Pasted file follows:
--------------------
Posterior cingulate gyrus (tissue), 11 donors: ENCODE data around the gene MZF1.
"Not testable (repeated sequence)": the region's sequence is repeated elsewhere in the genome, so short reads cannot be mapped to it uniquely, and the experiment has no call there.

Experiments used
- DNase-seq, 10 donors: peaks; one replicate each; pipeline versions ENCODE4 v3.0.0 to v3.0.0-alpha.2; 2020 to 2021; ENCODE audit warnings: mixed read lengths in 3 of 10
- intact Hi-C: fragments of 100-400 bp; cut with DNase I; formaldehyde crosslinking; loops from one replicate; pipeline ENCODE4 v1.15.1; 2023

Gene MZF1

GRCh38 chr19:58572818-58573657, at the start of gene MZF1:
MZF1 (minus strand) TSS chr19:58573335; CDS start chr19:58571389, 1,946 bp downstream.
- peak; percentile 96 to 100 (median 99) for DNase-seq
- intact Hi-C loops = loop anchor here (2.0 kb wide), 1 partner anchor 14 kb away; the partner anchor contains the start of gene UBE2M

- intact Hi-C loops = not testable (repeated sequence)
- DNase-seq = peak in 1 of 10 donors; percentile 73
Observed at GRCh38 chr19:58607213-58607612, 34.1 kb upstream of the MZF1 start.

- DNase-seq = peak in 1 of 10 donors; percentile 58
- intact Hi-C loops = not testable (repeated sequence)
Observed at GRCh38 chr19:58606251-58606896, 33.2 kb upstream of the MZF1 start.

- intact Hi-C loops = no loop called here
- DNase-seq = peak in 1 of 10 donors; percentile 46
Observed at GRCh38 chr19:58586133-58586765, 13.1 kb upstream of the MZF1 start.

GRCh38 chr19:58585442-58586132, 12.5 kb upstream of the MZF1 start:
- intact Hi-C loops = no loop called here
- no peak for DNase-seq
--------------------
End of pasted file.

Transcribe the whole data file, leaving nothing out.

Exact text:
Posterior cingulate gyrus (tissue), 11 donors: ENCODE data around the gene MZF1.
"Not testable (repeated sequence)": the region's sequence is repeated elsewhere in the genome, so short reads cannot be mapped to it uniquely, and the experiment has no call there.

Experiments used
- DNase-seq, 10 donors: peaks; one replicate each; pipeline versions ENCODE4 v3.0.0 to v3.0.0-alpha.2; 2020 to 2021; ENCODE audit warnings: mixed read lengths in 3 of 10
- intact Hi-C: fragments of 100-400 bp; cut with DNase I; formaldehyde crosslinking; loops from one replicate; pipeline ENCODE4 v1.15.1; 2023

Gene MZF1

GRCh38 chr19:58572818-58573657, at the start of gene MZF1:
MZF1 (minus strand) TSS chr19:58573335; CDS start chr19:58571389, 1,946 bp downstream.
- peak; percentile 96 to 100 (median 99) for DNase-seq
- intact Hi-C loops = loop anchor here (2.0 kb wide), 1 partner anchor 14 kb away; the partner anchor contains the start of gene UBE2M

- intact Hi-C loops = not testable (repeated sequence)
- DNase-seq = peak in 1 of 10 donors; percentile 73
Observed at GRCh38 chr19:58607213-58607612, 34.1 kb upstream of the MZF1 start.

- DNase-seq = peak in 1 of 10 donors; percentile 58
- intact Hi-C loops = not testable (repeated sequence)
Observed at GRCh38 chr19:58606251-58606896, 33.2 kb upstream of the MZF1 start.

- intact Hi-C loops = no loop called here
- DNase-seq = peak in 1 of 10 donors; percentile 46
Observed at GRCh38 chr19:58586133-58586765, 13.1 kb upstream of the MZF1 start.

GRCh38 chr19:58585442-58586132, 12.5 kb upstream of the MZF1 start:
- intact Hi-C loops = no loop called here
- no peak for DNase-seq